Minnesota Football Team Boycotts Bowl After Players Suspended Over Sexual Assault Case

Ford Springer | Contributor

The University of Minnesota football team will be boycotting practices and any team-related activities, including their own bowl game, to protest the suspension of 10 of their teammates in response to a sexual assault investigation.

Several of the Golden Gophers players were specifically accused “by a female student in the alleged sexual assault” after Minnesota’s first game on September 2, the Star Tribune reports. Although a criminal investigation into the case resulted in no arrests or charges of the male students, they were suspended from the team Tuesday.

LINCOLN, NE - NOVEMBER 12: The Minnesota Golden Gophers offense led by offensive lineman Donnell Greene #73 and offensive lineman Jared Weyler #62 and offensive lineman Garrison Wright #78 and tight end Nate Wozniak #80 take the field against the Nebraska Cornhuskers at Memorial Stadium on November 12, 2016 in Lincoln, Nebraska. Nebraska defeated Minnesota 24-17. (Photo by Steven Branscombe/Getty Images)

(Photo by Steven Branscombe/Getty Images)

The Minnesota football team had a players-only meeting Thursday to decide what they were going to do about their teammates’ suspension. They later brought head coach Tracy Claeys into the meeting where they informed him of their plans to protest.

The entire team delivered a joint statement Thursday to announce their plans to boycott all team activities until their teammates are reinstated. They also made it clear they will boycott the Holiday Bowl on December 27 if it comes to that.

“As a player, it became more than a game for me,” Gophers receiver Drew Wolitarsky said during the team’s announcement. “And I know it did, as you can see, for the whole team. It’s about the livelihood of these kids, after football. Because that’s why we came here; we came here to get a degree. We come here to make a life for ourselves, and these kids’ reputations have been ruined.”

MINNEAPOLIS, MN - OCTOBER 22: Drew Wolitarsky #82 of the Minnesota Golden Gophers congratulates teammate Mitch Leidner #7 on a touchdown against the Rutgers Scarlet Knights during the first quarter of the game on October 22, 2016 at TCF Bank Stadium in Minneapolis, Minnesota. (Photo by Hannah Foslien/Getty Images)

(Photo by Hannah Foslien/Getty Images)

The team criticized the University’s handling of the sexual assault case that has been under investigation and claimed university President Eric Kaler and athletic director Mark Coyle “delivered unjust punishment,” the Star Tribune reports.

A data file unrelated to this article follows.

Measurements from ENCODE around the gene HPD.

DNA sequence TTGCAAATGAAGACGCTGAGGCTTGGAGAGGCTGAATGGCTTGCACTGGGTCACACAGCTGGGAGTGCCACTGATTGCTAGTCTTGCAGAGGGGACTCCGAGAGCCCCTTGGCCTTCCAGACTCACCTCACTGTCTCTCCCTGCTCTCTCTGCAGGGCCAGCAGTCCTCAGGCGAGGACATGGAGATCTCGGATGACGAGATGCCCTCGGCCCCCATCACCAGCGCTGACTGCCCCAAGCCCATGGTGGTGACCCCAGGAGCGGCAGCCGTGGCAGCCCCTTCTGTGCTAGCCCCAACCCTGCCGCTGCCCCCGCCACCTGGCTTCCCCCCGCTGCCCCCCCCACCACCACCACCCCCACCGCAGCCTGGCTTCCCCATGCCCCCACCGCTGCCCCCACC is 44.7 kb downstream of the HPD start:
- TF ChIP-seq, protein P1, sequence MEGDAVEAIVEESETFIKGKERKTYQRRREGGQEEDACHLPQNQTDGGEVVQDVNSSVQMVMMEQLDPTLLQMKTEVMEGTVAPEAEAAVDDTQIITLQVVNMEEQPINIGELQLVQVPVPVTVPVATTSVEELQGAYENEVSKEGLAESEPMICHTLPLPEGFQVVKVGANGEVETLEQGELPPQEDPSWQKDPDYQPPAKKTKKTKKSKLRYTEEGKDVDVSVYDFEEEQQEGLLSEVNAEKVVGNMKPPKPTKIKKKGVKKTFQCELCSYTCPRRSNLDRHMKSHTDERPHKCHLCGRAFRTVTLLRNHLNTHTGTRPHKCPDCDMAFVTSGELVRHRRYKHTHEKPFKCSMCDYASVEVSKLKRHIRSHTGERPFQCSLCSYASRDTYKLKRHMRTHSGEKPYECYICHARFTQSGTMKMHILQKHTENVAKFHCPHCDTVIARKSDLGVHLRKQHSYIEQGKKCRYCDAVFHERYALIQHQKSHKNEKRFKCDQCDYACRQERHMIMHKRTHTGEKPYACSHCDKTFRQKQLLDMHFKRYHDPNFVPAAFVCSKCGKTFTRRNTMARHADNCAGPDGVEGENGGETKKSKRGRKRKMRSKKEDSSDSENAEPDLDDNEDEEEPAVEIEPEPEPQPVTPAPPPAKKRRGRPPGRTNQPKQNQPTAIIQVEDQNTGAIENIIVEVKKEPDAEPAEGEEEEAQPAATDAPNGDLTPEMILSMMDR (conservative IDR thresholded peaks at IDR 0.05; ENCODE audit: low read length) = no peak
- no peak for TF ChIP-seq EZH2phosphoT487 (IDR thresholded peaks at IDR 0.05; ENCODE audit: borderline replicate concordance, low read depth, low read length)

The woman who accused the players of sexual assault had been working on the Gopher’s game day operations staff, the Washington Post reports. She testified in court during which she recollected her sexual encounter with one of the players claiming she had been drinking and “felt very overpowered and fearful.” The woman alleged “multiple sexual assaults” after that involving other players.

At the time of the alleged assault in September, the woman told police investigators the initial alleged encounter was consensual. She acknowledged that fact in court admitting “I did say that,” before adding “I do not believe it was true.”

Although the case was settled in court in November, the 10 accused players have been suspended from the team and are still facing other serious consequences from the university.

Lee Hutton, the attorney representing all ten of the Minnesota students, said the university’s Equal Opportunity and Affirmative Action office has recommended expulsion for five of the players, a one-year suspension for four of them and probation for one.

MINNEAPOLIS, MN - OCTOBER 22: Emmit Carpenter #38 and Jacob Herbers #47 of the Minnesota Golden Gophers celebrate the game winning field goal against Rutgers Scarlet Knights in the fourth quarter at TCF Bank Stadium on October 22, 2016 in Minneapolis, Minnesota. Minnesota defeated Rutgers 34-32.(Photo by Adam Bettcher/Getty Images)

(Photo by Adam Bettcher/Getty Images)

The University released a statement from both Kaler and Coyle on Thursday after the team’s demonstration.

“We understand that a lot of confusion and frustration exists as a result of this week’s suspension(s),” the statement read. “The reality is that not everyone can have all of the facts, and unfortunately the University cannot share more information due to federal laws regarding student privacy. We fully support our Gopher football players and all of our student-athletes. Situations like this are always difficult and the decision was made in consultation with and has the full support of President Eric Kaler. The decision was based on facts and is reflective of the University’s values.”

“We want to continue an open dialogue with our players and will work to do that over the coming days. It’s important that we continue to work together as we move through this difficult time.”

Ford Springer

Contributor

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